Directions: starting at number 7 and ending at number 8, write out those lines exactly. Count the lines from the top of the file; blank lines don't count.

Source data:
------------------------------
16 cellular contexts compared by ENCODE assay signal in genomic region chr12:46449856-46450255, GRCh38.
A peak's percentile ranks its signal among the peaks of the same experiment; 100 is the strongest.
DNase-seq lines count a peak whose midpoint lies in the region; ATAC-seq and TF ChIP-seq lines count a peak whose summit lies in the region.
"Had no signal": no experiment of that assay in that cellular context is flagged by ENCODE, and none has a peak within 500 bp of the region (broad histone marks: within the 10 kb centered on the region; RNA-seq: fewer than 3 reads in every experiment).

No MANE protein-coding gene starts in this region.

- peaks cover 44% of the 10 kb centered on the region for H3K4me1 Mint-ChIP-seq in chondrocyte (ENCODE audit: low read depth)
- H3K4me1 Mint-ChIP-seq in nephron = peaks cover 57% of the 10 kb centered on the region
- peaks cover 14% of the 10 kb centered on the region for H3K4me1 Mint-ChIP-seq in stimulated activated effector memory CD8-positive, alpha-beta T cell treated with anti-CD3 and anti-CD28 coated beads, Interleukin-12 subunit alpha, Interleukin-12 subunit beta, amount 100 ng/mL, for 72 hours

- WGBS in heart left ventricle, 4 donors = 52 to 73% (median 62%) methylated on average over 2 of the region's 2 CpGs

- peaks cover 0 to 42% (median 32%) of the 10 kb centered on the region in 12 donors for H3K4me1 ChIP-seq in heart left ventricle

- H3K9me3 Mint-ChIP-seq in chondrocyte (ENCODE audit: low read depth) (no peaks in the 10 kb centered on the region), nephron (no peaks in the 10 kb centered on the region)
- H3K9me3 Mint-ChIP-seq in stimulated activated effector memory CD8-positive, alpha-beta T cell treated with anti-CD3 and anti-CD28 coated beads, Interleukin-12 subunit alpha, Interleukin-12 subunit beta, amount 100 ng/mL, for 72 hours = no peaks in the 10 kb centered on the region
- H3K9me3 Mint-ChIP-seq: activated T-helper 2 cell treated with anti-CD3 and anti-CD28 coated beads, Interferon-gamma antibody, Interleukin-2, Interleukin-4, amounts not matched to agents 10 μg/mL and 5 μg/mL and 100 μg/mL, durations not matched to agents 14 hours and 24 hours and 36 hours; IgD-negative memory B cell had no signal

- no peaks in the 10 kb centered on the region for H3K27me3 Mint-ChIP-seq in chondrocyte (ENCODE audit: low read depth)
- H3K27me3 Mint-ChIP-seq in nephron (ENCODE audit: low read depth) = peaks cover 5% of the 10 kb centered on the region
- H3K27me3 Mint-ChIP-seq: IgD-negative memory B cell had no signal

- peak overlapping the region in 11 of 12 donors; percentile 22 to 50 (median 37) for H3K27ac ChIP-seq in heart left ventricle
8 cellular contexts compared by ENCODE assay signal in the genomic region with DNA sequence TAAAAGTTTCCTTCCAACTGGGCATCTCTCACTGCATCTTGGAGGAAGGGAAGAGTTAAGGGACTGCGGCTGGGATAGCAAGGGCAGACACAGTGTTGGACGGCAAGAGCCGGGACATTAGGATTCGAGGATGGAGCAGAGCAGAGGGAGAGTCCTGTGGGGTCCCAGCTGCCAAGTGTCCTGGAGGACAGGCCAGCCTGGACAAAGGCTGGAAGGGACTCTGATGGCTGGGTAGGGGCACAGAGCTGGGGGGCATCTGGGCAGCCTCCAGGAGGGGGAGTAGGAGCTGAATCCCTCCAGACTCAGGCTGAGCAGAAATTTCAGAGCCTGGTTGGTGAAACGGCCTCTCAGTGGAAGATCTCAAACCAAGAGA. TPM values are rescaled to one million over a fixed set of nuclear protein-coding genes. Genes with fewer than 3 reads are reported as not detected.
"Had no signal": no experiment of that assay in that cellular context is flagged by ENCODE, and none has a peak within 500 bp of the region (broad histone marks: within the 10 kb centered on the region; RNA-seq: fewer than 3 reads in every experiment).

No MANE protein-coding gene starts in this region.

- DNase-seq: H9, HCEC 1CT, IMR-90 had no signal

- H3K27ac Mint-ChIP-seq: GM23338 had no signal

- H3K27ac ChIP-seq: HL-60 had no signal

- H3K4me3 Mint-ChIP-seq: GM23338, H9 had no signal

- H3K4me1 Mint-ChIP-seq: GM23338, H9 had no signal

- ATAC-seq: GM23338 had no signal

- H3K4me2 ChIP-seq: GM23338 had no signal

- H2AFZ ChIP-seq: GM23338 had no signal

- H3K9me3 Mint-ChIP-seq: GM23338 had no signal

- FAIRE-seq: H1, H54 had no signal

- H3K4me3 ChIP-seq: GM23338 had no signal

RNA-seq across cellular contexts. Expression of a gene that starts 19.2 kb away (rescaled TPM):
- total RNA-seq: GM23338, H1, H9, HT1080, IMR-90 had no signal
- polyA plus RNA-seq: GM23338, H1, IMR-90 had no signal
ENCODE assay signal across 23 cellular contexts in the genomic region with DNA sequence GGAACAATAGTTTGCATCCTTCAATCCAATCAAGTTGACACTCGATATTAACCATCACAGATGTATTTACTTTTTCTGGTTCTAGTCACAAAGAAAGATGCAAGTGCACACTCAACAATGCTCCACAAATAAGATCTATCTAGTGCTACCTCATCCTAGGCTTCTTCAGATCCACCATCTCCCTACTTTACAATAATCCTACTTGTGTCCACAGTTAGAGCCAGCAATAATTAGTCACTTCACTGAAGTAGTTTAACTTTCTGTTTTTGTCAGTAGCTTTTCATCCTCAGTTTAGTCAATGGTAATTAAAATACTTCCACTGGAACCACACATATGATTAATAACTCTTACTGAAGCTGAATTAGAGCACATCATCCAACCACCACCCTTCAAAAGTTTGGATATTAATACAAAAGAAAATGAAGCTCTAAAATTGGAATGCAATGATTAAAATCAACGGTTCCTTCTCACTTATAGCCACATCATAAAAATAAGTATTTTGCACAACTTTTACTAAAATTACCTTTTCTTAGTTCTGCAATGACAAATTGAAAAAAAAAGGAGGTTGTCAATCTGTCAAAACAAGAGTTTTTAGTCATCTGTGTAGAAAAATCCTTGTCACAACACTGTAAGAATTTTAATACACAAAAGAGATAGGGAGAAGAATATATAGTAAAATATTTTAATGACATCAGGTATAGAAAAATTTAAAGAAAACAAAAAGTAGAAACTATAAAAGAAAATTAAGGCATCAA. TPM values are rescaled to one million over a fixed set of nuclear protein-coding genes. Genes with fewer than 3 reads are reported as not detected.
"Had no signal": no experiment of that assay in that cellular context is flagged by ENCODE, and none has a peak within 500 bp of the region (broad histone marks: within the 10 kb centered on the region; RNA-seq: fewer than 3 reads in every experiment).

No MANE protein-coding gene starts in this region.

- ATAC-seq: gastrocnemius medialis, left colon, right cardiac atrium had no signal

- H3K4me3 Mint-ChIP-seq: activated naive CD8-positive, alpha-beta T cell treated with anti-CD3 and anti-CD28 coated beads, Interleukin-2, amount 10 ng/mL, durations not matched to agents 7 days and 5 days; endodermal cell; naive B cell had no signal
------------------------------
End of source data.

- H3K4me1 Mint-ChIP-seq in nephron = peaks cover 57% of the 10 kb centered on the region
- peaks cover 14% of the 10 kb centered on the region for H3K4me1 Mint-ChIP-seq in stimulated activated effector memory CD8-positive, alpha-beta T cell treated with anti-CD3 and anti-CD28 coated beads, Interleukin-12 subunit alpha, Interleukin-12 subunit beta, amount 100 ng/mL, for 72 hours